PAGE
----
The wonderful uprightness we humans possess and enjoy is our evolutionary heritage. Our skeletons have evolved over millions of years to allow extremely efficient vertical alignment to take place. Our ability to achieve such good alignment, however, can be defeated by poor posture. The correct way to stand when giving a presentation is feet placed shoulder-width apart in an elegant verticality, with toes pointing to the audience. Imagine that there is a little string attached to the top of your hair bringing your head upward. Try not to stretch your jaw forward or bring it inward. This will compromise your vocal chords and affect the fluidity of your speech. Knees should be relaxed and very slightly bent. Shoulders also should be down and relaxed. Rigidity must be avoided. Let your arms be slightly bent at the elbow in a ready position to use hand and arm gesturing.
Presenters are often required to speak sitting. The same body posture standing can easily be adapted into sitting. Picture yourself “standing” on your sitting-bones and let your body sense the verticality of your head, neck and torso – the same verticality you would have if you were standing. Your hands should rest placed palms down on your thighs in a state of preparedness for gesturing at your waist level or higher.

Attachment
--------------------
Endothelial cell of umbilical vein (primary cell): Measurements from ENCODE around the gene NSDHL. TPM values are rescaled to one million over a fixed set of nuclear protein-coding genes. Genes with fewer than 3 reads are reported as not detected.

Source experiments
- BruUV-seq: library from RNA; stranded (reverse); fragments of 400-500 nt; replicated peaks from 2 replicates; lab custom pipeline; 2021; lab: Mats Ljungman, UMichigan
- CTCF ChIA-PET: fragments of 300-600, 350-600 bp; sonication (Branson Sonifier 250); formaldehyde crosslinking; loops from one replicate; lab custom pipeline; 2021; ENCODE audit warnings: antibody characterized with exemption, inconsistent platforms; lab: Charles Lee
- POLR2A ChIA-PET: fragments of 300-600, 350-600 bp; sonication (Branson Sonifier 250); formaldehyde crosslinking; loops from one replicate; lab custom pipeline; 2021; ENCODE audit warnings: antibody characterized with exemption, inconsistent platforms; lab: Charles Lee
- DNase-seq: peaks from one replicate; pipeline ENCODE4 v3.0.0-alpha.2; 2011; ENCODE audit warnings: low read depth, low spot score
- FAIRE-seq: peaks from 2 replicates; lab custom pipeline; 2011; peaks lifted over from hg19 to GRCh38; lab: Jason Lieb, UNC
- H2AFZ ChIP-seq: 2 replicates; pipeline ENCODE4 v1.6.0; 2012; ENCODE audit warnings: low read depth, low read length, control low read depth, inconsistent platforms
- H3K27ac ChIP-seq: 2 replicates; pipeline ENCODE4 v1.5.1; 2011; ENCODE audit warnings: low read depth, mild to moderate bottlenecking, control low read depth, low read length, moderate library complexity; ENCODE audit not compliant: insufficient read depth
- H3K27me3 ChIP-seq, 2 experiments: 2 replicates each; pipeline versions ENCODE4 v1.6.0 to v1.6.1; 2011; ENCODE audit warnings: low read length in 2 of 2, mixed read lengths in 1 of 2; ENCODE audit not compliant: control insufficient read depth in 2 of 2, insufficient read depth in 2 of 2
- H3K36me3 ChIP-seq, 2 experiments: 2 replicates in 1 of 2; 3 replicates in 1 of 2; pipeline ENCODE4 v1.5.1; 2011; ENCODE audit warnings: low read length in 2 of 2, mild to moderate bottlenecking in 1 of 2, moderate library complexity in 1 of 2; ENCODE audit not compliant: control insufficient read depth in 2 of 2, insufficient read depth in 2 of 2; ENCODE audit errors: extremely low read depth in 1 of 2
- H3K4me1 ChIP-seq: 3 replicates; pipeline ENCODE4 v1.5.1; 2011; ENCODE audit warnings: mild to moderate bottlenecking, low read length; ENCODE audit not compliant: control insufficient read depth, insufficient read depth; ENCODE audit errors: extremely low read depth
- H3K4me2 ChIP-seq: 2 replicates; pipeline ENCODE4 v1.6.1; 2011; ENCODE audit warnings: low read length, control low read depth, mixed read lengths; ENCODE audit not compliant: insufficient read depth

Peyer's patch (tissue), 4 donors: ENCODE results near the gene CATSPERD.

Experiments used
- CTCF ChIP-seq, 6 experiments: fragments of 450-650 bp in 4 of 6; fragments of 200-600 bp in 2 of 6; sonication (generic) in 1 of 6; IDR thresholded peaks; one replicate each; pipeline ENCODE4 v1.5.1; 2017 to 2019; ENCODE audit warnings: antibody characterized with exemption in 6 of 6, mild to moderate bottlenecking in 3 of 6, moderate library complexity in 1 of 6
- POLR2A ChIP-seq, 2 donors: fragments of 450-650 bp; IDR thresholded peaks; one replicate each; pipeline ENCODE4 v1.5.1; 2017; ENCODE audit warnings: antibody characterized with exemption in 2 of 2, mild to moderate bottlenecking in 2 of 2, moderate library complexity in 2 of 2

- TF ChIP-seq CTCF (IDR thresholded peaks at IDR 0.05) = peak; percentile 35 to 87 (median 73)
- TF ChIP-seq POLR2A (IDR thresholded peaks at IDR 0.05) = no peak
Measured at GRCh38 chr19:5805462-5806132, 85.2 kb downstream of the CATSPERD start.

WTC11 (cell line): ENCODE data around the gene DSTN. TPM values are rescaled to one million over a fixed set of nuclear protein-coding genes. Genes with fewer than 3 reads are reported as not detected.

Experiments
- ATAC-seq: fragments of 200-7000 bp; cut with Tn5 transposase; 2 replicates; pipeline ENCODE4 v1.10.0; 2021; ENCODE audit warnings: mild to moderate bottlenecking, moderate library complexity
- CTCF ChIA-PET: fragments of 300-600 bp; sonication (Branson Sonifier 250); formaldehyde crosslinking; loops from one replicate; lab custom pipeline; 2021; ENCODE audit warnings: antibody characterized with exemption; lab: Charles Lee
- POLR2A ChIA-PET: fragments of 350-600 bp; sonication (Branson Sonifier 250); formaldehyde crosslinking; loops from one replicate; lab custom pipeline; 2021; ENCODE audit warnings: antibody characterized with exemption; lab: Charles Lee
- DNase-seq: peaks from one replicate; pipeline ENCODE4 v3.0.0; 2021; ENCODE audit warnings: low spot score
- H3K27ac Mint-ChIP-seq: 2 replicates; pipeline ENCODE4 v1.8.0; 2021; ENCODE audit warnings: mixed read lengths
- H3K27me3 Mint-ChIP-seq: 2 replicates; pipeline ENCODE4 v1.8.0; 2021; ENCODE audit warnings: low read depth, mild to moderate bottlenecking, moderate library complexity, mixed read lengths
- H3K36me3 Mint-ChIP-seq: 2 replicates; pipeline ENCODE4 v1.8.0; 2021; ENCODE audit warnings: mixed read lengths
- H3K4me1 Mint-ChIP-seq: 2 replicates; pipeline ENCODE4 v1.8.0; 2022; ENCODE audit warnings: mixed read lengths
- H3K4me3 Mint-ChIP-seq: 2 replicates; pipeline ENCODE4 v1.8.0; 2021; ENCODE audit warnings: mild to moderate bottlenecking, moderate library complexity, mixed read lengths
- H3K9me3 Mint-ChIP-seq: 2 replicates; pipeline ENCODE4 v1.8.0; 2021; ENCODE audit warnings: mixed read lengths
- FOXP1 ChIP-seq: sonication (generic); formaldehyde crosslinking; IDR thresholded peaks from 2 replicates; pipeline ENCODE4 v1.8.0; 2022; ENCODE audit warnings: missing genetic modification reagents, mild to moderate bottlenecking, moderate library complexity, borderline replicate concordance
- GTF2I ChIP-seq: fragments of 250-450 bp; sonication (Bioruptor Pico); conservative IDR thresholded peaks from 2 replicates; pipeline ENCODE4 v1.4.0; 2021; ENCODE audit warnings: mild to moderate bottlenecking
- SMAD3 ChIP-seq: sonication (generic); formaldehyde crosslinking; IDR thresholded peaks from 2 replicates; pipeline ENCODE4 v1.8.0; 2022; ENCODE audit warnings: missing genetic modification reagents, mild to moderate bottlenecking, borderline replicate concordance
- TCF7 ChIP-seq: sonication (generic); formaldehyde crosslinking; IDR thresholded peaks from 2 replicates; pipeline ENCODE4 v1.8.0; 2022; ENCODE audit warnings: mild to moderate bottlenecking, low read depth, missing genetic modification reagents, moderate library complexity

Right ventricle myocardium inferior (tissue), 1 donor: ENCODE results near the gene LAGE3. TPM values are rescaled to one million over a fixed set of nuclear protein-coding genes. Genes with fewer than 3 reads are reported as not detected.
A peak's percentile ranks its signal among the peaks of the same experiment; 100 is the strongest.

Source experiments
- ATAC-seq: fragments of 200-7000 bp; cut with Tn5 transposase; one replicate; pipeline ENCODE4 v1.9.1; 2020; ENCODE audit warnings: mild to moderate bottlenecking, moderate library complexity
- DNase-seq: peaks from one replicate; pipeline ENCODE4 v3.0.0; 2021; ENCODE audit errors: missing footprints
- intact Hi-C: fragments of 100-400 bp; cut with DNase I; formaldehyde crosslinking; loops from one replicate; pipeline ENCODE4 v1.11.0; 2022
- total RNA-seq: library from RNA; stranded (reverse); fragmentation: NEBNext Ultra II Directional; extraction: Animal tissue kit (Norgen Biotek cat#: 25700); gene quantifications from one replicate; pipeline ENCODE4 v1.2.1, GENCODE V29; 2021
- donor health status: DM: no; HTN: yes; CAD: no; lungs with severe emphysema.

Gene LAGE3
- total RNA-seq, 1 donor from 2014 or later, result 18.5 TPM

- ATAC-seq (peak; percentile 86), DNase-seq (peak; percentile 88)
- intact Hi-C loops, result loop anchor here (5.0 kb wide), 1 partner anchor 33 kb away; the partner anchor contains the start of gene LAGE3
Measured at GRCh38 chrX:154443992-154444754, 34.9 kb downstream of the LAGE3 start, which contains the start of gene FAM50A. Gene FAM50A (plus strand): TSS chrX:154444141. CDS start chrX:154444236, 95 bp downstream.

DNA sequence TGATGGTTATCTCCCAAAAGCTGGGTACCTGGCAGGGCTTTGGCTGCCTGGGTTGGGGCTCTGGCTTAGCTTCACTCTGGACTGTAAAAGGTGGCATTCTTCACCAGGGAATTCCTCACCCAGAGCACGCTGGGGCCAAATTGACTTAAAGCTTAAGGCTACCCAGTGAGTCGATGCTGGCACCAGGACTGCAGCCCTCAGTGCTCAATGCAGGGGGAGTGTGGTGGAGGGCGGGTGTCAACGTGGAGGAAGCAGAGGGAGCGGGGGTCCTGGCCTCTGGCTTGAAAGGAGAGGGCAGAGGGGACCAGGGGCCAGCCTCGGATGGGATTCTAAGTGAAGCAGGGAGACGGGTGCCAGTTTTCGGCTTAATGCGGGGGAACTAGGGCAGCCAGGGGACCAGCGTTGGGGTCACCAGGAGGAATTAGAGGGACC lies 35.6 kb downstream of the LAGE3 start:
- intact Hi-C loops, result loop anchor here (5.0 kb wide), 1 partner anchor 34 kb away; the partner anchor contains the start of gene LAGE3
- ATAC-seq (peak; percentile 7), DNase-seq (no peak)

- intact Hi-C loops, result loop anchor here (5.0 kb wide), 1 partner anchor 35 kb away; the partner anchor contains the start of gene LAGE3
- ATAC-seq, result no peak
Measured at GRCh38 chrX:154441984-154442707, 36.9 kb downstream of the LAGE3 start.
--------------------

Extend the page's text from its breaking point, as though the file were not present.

It takes seven seconds for an audience to decide if they want to listen to your presentation. Your posture is the first impression an audience forms of you. If you stand or sit in a professional, confident posture, you will win an audience’s approval.
This posture should be maintained throughout your presentation.
Often presenters when sitting or over a period of time, forget their posture and return to bad habits of sitting as if collapsing into a comfortable chair. Sitting in a slumped posture, overstretches your back muscles while those in front are overstretched. Neither group can give good support.
When standing, presenters forget their good alignment.
They stand with one foot facing forward or to the side. They put their hands in their pockets or behind their back. Any slight change to our posture can affect our vertical alignment. Being aware of your body’s position can enhance or shorten a presenters longevity in the speaking business. Developing good habits in posture, early on in a speaking career will give years of reliability, confidence and success.
Pure and simple, public speaking begins with posture.
Written by Bette Elly Klimitz